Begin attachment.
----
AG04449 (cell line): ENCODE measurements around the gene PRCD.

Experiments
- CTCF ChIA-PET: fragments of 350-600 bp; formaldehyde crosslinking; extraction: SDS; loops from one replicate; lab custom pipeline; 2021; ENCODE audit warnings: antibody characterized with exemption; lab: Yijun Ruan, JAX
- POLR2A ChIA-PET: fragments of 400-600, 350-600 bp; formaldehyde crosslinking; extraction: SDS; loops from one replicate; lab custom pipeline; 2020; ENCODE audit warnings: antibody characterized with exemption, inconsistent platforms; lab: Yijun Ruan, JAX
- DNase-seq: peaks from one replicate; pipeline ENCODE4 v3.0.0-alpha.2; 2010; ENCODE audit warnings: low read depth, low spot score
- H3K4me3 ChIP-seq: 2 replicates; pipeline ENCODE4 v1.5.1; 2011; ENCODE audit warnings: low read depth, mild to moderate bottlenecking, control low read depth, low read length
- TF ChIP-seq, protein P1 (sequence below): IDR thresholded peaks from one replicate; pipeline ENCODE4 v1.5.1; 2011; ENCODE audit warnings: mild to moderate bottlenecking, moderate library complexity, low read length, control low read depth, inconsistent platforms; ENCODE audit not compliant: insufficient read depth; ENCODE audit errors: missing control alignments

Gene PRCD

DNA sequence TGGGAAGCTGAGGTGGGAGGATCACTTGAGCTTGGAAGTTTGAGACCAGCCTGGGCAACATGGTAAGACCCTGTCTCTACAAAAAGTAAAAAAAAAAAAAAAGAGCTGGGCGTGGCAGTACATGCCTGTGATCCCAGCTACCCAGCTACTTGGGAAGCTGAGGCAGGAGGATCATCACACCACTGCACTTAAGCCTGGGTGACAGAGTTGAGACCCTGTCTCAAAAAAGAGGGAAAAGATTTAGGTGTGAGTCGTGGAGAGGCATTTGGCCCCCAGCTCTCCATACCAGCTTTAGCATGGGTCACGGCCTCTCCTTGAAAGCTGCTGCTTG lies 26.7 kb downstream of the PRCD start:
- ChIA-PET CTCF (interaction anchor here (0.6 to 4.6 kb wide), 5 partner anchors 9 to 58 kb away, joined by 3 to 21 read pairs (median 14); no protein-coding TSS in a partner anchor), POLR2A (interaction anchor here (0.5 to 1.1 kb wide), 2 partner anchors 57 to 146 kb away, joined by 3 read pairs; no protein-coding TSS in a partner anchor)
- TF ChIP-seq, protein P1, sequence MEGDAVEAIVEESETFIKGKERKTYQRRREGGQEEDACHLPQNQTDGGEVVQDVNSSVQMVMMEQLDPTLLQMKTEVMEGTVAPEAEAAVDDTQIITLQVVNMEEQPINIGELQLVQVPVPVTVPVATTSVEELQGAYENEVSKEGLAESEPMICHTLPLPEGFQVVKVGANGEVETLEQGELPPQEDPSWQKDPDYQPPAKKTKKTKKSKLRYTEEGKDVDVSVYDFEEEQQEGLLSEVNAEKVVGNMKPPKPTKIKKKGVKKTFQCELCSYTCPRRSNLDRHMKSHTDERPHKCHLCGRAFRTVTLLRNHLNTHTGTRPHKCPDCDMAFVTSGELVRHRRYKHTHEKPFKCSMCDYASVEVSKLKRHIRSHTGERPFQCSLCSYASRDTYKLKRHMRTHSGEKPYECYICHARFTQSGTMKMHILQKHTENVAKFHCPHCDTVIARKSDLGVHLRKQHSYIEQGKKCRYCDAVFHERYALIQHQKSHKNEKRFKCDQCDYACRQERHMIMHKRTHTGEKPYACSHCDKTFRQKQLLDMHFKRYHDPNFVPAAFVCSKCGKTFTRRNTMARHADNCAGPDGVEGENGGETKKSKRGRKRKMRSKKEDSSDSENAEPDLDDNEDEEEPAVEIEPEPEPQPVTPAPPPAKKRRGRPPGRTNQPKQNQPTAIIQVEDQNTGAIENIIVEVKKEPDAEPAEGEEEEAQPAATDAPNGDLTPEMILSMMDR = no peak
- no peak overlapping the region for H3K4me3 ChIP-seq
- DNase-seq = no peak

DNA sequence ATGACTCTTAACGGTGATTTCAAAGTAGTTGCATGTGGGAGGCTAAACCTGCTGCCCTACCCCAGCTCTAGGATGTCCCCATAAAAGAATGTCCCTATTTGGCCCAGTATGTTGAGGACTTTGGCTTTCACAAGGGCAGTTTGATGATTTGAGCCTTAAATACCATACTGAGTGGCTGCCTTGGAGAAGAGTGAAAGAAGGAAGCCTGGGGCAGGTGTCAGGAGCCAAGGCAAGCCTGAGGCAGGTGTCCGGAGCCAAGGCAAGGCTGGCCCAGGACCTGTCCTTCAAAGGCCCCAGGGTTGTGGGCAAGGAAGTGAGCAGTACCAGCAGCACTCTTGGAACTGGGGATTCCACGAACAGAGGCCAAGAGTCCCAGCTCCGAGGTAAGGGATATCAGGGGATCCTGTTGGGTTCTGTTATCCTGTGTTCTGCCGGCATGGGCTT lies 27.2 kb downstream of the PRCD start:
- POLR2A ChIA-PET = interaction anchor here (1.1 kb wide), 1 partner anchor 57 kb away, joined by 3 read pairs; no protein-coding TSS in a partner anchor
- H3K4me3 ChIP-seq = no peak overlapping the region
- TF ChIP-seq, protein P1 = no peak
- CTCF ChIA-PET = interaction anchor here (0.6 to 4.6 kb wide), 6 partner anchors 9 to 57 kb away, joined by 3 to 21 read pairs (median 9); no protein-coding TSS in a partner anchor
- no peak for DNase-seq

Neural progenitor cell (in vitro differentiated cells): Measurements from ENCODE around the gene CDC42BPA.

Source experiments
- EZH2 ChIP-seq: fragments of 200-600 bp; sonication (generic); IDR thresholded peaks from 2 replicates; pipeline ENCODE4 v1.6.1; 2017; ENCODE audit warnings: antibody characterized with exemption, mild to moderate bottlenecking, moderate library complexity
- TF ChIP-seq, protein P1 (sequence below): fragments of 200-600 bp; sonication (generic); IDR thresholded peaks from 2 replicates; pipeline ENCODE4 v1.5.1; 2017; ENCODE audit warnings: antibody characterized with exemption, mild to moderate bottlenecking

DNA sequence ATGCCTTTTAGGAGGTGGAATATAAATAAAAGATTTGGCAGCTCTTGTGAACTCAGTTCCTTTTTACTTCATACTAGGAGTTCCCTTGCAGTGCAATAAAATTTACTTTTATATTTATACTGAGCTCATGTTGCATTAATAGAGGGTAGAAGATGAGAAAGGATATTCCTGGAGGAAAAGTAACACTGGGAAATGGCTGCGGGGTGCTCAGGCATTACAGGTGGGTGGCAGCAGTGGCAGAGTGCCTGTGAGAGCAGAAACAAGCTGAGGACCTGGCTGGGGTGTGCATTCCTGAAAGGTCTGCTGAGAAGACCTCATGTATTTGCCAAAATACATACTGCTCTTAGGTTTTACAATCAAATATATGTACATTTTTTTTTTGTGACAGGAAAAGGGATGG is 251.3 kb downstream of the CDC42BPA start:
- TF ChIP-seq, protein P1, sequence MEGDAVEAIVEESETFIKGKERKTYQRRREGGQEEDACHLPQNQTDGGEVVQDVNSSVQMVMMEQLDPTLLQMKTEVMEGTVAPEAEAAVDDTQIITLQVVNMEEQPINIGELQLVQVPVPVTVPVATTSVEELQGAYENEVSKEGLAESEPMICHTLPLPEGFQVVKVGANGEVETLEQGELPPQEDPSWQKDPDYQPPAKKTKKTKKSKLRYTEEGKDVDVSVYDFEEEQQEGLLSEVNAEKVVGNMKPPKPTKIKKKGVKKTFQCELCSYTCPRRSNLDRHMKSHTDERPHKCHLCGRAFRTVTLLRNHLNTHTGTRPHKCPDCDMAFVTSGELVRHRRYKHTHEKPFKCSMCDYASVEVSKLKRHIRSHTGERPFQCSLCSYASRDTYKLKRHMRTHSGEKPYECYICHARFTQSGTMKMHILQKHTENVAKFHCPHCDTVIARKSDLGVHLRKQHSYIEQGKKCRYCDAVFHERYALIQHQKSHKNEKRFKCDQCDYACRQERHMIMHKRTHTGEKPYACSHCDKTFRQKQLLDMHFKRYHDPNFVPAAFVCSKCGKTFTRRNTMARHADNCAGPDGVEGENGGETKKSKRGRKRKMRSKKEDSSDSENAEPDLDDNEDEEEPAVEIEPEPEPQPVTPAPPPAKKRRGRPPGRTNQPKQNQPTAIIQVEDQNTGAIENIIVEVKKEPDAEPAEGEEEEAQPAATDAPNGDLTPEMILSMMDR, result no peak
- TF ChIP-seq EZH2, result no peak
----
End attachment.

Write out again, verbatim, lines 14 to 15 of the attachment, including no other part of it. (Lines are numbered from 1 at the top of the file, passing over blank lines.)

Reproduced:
DNA sequence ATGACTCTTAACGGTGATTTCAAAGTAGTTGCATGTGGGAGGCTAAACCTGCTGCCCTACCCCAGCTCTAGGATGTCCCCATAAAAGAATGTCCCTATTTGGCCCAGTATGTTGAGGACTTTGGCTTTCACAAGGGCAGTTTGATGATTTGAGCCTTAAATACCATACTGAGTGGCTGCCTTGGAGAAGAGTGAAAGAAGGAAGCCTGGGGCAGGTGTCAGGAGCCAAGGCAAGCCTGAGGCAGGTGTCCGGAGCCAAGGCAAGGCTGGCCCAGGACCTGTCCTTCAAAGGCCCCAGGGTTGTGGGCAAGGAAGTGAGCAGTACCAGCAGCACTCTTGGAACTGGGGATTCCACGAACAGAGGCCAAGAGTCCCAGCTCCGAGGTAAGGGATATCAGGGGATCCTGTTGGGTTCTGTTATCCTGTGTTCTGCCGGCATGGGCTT lies 27.2 kb downstream of the PRCD start:
- POLR2A ChIA-PET = interaction anchor here (1.1 kb wide), 1 partner anchor 57 kb away, joined by 3 read pairs; no protein-coding TSS in a partner anchor